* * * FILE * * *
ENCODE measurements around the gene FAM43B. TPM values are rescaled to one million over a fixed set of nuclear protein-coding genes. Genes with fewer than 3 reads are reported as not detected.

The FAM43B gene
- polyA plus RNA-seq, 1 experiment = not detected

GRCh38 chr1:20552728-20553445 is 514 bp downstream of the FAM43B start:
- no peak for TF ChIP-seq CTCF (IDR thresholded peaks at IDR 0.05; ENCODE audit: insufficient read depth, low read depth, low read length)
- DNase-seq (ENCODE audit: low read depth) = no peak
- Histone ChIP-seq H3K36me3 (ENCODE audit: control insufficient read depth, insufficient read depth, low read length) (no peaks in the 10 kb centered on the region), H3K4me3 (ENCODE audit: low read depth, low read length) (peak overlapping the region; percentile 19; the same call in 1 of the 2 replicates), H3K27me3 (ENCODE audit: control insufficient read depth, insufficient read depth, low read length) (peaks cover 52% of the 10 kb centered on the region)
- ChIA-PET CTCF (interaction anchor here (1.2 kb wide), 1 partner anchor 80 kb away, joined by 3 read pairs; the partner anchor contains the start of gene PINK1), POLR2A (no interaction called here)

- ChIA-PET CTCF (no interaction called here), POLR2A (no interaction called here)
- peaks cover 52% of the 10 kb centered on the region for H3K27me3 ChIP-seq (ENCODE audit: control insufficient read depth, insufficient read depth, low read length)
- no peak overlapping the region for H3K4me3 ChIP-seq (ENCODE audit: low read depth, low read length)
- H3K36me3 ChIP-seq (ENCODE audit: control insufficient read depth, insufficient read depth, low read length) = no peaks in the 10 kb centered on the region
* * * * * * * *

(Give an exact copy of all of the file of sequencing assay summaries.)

ENCODE measurements around the gene FAM43B. TPM values are rescaled to one million over a fixed set of nuclear protein-coding genes. Genes with fewer than 3 reads are reported as not detected.

The FAM43B gene
- polyA plus RNA-seq, 1 experiment = not detected

GRCh38 chr1:20552728-20553445 is 514 bp downstream of the FAM43B start:
- no peak for TF ChIP-seq CTCF (IDR thresholded peaks at IDR 0.05; ENCODE audit: insufficient read depth, low read depth, low read length)
- DNase-seq (ENCODE audit: low read depth) = no peak
- Histone ChIP-seq H3K36me3 (ENCODE audit: control insufficient read depth, insufficient read depth, low read length) (no peaks in the 10 kb centered on the region), H3K4me3 (ENCODE audit: low read depth, low read length) (peak overlapping the region; percentile 19; the same call in 1 of the 2 replicates), H3K27me3 (ENCODE audit: control insufficient read depth, insufficient read depth, low read length) (peaks cover 52% of the 10 kb centered on the region)
- ChIA-PET CTCF (interaction anchor here (1.2 kb wide), 1 partner anchor 80 kb away, joined by 3 read pairs; the partner anchor contains the start of gene PINK1), POLR2A (no interaction called here)

- ChIA-PET CTCF (no interaction called here), POLR2A (no interaction called here)
- peaks cover 52% of the 10 kb centered on the region for H3K27me3 ChIP-seq (ENCODE audit: control insufficient read depth, insufficient read depth, low read length)
- no peak overlapping the region for H3K4me3 ChIP-seq (ENCODE audit: low read depth, low read length)
- H3K36me3 ChIP-seq (ENCODE audit: control insufficient read depth, insufficient read depth, low read length) = no peaks in the 10 kb centered on the region